Beyond paying attention to the technology and business aspect of fintech products, you can also improve your product’s profitability and win consumers’ trust by improving your product quality through the following methods:
According to Andrew, “Using technology to streamline processes users will have to encounter when using your fintech products can improve the quality of the services they receive.” Some of these processes make the product less user-friendly.
For instance, Andrew states that Canopy is considering using OCR to process recommendation letters submitted by renters on their platform to provide faster analysis. If you can adopt technology to streamline the processes for users, you’ll most likely improve the quality of the services they receive and win their trust.
While the goal may be to build a market-leading product, balancing users’ immediate and future needs and prioritizing based on the value you intend to provide to the users is important. It may not be feasible to implement all the features the product will need at once, so it’s best to work on what’s more valuable at each time.
However, you should still make time to think ahead and figure out the likely future needs of your target audience. Andrew recommends following the market trends to figure out future needs. You can listen to podcasts and read articles on your product market to do so.
Working with an external team may be inevitable when creating a fintech product. You may need to go to market fast enough to meet demand and need extra hands to meet with the target release date.
Developing your product may also require a special skill set that you do not have in-house, and sometimes outsourcing is just more affordable than building in-house.
Whatever the case may be, you need to manage your external team to get the best results. Andrew shared a few tips for working with outsourced teams that you may find helpful:
Andrew recommends getting frequent updates and reports from the leaders of the outsourced team. This will enable you to monitor the product development progress. You will also learn of any challenges the team is facing early and fix them.
Defining the product development and release processes makes working with an outsourced team easier. It ensures that everyone has a clear understanding of the processes and timelines. It prevents delays and minimizes errors.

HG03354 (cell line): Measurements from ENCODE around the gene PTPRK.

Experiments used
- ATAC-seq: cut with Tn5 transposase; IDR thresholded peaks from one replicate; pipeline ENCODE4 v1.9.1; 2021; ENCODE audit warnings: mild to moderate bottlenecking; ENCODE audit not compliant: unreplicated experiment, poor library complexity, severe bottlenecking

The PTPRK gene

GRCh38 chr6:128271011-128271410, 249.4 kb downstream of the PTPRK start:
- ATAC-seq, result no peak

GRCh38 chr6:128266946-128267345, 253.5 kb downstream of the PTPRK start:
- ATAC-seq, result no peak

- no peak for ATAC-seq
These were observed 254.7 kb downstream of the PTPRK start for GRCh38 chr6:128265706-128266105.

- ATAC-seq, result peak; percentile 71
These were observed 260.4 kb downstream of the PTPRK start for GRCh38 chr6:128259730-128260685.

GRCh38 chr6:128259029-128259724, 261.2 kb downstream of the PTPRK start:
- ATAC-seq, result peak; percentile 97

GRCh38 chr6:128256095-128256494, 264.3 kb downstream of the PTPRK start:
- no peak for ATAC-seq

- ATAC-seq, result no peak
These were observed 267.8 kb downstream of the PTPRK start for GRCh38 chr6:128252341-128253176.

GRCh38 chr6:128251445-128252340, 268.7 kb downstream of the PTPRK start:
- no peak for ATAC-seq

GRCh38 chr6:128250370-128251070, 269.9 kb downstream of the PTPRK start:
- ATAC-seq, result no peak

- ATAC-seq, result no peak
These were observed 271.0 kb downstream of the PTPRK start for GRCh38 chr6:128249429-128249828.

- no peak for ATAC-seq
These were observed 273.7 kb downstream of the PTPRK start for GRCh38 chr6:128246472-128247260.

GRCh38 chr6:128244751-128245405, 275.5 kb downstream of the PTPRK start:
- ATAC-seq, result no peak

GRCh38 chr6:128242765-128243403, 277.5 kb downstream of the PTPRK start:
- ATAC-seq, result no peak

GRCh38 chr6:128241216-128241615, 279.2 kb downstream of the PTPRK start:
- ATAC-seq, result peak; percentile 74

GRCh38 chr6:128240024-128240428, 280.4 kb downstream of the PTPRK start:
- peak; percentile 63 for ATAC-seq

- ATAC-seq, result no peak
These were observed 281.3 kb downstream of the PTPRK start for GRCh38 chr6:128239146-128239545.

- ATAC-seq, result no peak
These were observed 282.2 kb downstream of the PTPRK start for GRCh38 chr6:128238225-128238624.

Another important tip when working with outsourced teams is to use a shared code base or repository. This way, you can monitor the progress, making the release a lot easier. It also allows your internal team to exchange ideas with the outsourced team.
While it may be tempting to closely monitor each step the outsourced team takes, remember that these teams are independent and have their management and reporting structure that works for them. Instead of controlling or managing the outsourced team, establish processes that will guide how they work with your internal team.
When your company is still in the startup stage, you’ll be more concerned with building a product that fits the market as a tech leader. Refining the product several times is completely fine at this stage, and you can iterate, learn, and pivot as needed. However, as your company outgrows this stage, the focus shifts toward ensuring that the product is scalable and stable.
Hence, it would be best if you were proactive as a tech leader to figure out how to maintain the quality of your product as your company’s business grows. Andrew recommends the following practices:
As a tech leader, you need to be certain that your product is scalable and prepared for when you have many users on your platform. Periodic large-scale performance testing will enable you to identify issues that may arise when you have more users for your product. Andrew recommends developing a schedule to carry out large-scale performance testing occasionally.
Reviewing your code is important to build it better and maintain high quality. Andrew recommends developing automation tests to review the code and ensure that your product uses great code. While this may slow down product development, it will come in handy in the long run.
Establishing monitoring and alerting systems for your products will make sure that the team gets notified of any bugs before they affect the service. This will ensure that your product quality is maintained, and you can fix things before they become a problem for the end users.
This is relevant for a fintech product because of users’ data. It’s important to review the product to ensure it is not susceptible to data breaches and penetration. It may involve a lot of paperwork, but it is worth it.
Working in a growing company can be very taxing. There will always be so many things to do at the same time. In Andrew’s words, “You may have to think like an engineer and CTO at the same time.” However, it is important to figure out the most important thing to do at each turn and whether you are the right person to do it or if you should delegate to others and focus on other things.
The traditional financial sector leveraged face-to-face interactions with customers, which made it easier for consumers to trust the brand. Fintech brands are mainly faceless, and entire processes on a fintech platform may be executed without any third-party assistance.
Hence, it’s more difficult to win consumers’ trust for a fintech product than with traditional banking and you need to be intentional about building a trustworthy fintech product worthy of users’ data.
It won’t take just a good product but also a reputable and proactive brand to create a trustworthy fintech product. However, with the tips we’ve shared here, we’re sure you’re all set to build a fintech product users will gladly put their trust into.
Thank you for reading our article. We also recommend checking out the following guides and resources on our blog.